Recent Posts

Thursday, 5 December 2013

Love Is Not Loved

More from St. Alphonsus:

God with the Father, to take human flesh, so that as Man, by dying might pay the debt due to divine justice, and, as God, 
might make to it full satisfaction. The Passion has, moreover, made known how strict is the Justice of God. According to 
Saint John Chrysostom, it is not so much in hell that the strictness of divine justice is seen; it is revealed rather in seeing 
Jesus on the Cross; for in hell creatures are punished for sins of their own, while on the Cross we see a God cruelly treated 
to make satisfaction for the sins of men. And what obligation had Jesus to die for us? None: He was offered because it 
was His own will. (Isaias liii. 7.) He might have, with justice, abandoned man to perdition; but the love which He had for 
us, would not allow Him to see us lost; therefore He chose to give Himself up to so painful a death, that He might save us: 
He hath loved us and hath delivered Himself for us. (Eph. v. 2.) 
God had from all eternity loved man: I have loved thee with an everlasting love. (Jer. Xxxi. 3) But afterwards seeing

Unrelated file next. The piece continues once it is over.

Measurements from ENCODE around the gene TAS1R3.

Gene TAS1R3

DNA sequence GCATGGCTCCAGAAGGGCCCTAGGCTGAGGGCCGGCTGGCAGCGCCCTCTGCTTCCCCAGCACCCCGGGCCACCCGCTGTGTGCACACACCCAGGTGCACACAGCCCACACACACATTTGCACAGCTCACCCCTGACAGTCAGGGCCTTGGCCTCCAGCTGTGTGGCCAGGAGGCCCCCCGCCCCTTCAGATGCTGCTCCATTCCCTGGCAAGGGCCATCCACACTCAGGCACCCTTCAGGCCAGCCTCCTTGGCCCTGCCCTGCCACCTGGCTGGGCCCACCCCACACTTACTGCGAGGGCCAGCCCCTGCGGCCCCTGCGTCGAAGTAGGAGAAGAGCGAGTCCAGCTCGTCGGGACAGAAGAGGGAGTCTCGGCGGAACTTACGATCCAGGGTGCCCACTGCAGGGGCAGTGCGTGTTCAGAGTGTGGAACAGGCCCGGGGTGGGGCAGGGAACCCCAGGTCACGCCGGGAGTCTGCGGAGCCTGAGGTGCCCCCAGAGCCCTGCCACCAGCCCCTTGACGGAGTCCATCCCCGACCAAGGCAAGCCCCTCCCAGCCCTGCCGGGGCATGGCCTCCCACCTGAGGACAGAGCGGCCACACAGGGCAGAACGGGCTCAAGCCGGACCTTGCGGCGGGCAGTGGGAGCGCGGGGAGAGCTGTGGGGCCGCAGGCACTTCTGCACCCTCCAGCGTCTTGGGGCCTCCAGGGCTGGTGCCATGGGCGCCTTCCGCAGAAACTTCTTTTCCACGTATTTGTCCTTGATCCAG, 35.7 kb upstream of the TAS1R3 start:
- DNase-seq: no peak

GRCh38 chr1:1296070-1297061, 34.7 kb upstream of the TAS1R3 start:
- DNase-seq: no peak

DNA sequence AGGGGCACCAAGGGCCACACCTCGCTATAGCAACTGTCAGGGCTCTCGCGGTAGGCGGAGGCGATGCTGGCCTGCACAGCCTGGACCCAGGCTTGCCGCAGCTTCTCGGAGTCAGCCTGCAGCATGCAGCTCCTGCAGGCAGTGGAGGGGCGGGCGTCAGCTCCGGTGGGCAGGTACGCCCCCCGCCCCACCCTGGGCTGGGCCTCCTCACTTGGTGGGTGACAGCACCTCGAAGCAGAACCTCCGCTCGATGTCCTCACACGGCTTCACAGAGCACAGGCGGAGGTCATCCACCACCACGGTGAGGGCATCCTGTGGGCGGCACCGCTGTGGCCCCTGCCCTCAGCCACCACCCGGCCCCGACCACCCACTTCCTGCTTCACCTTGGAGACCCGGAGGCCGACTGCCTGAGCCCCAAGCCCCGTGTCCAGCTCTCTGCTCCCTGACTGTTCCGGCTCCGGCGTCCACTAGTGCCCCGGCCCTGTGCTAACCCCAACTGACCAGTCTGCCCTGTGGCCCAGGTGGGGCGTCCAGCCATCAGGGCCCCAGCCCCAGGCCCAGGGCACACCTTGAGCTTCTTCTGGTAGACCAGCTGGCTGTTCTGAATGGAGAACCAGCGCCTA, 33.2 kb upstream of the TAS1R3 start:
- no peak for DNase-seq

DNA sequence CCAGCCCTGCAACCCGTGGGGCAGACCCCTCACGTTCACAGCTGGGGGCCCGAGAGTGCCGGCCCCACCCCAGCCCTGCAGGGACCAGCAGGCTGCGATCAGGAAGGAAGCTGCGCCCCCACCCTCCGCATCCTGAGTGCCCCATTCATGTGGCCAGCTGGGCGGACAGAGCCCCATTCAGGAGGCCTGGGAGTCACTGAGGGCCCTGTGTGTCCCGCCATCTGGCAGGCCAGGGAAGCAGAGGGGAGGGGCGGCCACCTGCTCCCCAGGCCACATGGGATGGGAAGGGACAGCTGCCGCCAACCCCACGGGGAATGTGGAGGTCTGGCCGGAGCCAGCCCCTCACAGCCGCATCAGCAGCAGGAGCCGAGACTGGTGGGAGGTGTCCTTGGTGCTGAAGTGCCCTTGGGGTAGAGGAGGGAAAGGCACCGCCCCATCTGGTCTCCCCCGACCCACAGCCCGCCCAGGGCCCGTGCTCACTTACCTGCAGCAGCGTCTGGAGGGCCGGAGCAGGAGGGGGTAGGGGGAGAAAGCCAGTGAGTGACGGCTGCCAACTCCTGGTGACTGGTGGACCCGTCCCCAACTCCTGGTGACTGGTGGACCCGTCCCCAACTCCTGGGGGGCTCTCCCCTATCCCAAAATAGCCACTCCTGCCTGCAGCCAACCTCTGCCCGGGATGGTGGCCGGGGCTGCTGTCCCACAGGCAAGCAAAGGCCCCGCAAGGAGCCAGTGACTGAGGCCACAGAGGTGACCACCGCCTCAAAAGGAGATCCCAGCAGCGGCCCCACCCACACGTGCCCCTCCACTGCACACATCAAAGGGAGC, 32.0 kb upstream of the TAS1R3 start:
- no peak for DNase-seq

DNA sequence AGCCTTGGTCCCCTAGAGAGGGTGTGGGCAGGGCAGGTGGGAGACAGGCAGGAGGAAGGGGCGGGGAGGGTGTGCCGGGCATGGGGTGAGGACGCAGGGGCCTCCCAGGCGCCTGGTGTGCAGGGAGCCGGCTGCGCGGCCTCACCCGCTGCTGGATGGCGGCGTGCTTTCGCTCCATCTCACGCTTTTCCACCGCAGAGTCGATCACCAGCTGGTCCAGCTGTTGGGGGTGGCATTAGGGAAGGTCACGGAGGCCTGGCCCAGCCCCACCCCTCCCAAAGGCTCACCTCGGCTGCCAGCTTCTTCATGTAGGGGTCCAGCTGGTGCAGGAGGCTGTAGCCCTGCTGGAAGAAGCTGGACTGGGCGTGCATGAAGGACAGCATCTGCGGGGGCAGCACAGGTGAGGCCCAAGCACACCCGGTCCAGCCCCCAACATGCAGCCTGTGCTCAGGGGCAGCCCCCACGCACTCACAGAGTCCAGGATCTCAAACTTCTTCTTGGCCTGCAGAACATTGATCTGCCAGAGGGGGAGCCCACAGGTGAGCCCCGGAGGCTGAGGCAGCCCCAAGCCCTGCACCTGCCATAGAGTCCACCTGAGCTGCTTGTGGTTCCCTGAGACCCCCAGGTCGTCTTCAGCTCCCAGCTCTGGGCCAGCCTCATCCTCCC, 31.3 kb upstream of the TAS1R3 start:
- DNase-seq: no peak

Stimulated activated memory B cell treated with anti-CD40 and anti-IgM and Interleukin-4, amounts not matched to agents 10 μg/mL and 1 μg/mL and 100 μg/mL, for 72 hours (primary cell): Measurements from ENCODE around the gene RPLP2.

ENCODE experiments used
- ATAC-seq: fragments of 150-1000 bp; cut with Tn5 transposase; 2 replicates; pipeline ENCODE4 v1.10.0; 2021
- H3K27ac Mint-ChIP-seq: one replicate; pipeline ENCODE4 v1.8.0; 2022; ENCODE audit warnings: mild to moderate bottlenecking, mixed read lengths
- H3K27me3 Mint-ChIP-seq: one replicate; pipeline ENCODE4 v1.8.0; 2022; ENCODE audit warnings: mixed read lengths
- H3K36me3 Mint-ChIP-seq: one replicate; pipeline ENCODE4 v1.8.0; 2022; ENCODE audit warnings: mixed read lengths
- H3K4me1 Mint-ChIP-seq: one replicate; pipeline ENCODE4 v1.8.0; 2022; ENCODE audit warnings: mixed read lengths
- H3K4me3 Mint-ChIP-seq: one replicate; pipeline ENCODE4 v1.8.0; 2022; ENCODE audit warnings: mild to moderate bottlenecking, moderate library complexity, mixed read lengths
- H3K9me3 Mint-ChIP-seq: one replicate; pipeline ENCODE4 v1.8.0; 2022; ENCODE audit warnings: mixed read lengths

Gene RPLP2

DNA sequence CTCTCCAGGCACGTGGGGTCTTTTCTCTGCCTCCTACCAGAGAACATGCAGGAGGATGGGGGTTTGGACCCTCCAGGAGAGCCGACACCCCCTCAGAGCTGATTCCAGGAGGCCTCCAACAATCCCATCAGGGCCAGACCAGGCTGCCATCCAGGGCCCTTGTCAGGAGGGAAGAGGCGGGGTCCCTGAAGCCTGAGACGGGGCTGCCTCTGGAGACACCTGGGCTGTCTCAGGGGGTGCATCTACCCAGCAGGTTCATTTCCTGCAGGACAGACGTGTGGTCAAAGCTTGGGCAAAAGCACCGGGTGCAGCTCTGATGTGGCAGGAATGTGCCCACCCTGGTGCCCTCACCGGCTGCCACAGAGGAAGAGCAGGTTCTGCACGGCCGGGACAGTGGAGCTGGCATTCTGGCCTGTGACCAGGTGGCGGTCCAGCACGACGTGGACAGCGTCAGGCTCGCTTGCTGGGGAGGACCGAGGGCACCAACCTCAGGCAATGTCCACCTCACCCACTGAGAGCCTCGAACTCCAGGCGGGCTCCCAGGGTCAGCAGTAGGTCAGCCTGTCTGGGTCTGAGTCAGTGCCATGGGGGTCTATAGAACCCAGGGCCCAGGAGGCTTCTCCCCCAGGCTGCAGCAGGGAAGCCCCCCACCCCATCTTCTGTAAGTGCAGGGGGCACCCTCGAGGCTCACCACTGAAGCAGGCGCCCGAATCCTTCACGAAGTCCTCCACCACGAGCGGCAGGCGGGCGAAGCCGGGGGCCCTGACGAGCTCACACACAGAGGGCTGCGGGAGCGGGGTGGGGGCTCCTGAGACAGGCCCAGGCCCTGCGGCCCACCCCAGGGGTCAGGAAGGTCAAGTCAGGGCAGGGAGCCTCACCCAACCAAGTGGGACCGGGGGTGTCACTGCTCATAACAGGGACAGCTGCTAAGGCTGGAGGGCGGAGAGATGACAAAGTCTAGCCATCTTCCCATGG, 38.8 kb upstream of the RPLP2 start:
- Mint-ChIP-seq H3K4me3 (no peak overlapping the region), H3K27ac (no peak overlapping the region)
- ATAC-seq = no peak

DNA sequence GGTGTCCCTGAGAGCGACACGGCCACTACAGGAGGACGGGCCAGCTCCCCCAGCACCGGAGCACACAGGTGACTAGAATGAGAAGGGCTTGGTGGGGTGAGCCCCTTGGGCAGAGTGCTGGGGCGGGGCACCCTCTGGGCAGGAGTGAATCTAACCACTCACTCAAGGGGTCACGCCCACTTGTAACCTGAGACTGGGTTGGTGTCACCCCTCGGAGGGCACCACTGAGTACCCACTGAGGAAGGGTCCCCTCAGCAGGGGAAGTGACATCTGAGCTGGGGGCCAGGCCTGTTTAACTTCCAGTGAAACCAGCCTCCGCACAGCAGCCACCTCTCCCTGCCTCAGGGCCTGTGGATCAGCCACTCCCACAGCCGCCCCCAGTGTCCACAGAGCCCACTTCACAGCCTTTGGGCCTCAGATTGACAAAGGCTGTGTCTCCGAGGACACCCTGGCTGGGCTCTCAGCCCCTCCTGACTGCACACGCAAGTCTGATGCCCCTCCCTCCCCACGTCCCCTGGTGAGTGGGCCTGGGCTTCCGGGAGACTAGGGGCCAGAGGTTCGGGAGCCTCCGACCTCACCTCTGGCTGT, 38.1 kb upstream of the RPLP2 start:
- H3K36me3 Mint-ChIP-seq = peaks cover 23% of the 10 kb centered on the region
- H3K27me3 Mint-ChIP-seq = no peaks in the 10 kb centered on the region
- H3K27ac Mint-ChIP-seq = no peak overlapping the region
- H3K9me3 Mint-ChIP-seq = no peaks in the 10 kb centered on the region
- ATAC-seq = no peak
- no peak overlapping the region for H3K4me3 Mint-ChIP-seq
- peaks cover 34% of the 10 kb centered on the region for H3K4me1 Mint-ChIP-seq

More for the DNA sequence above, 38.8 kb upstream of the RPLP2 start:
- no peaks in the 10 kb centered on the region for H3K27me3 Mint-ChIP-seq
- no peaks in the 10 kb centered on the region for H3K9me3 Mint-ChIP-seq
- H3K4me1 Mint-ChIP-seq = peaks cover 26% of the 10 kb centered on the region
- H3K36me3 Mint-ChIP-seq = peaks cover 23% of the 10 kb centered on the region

that His justice obliged Him to condemn man and to keep him ever at a distance from Him and in hell, His mercy urged 
Him to find a way by which He might save him. But how? By making satisfaction to divine justice by His own death. 
And, consequently He willed that the condemnation to eternal death which man had merited should have been fixed to 
that very Cross on which He died, that thus it might be cancelled in His blood: Blotting out the writing of the decree that 
was against us, which was contrary to us, He hath taken the same out of the way, fastening it to the Cross. (Col. ii. 14.) 
Thus, by the merits of His own blood, He pardoned all our sins: Forgiving you all offences (Ibid.) At the same time He 
deprived the devils of the rights which they had acquired over us, carrying with Him in His triumph both His enemies and 
ourselves whom He had delivered, and who were till then the prey of the devils: And despoiling the principalities and 
powers, He hath exposed them confidently in open show, triumphing over them in Himself. (Col. ii. 15.) Theophylactus 
thus explains these words: "As a triumphant conqueror He carries with Him in His triumph the booty and the enemy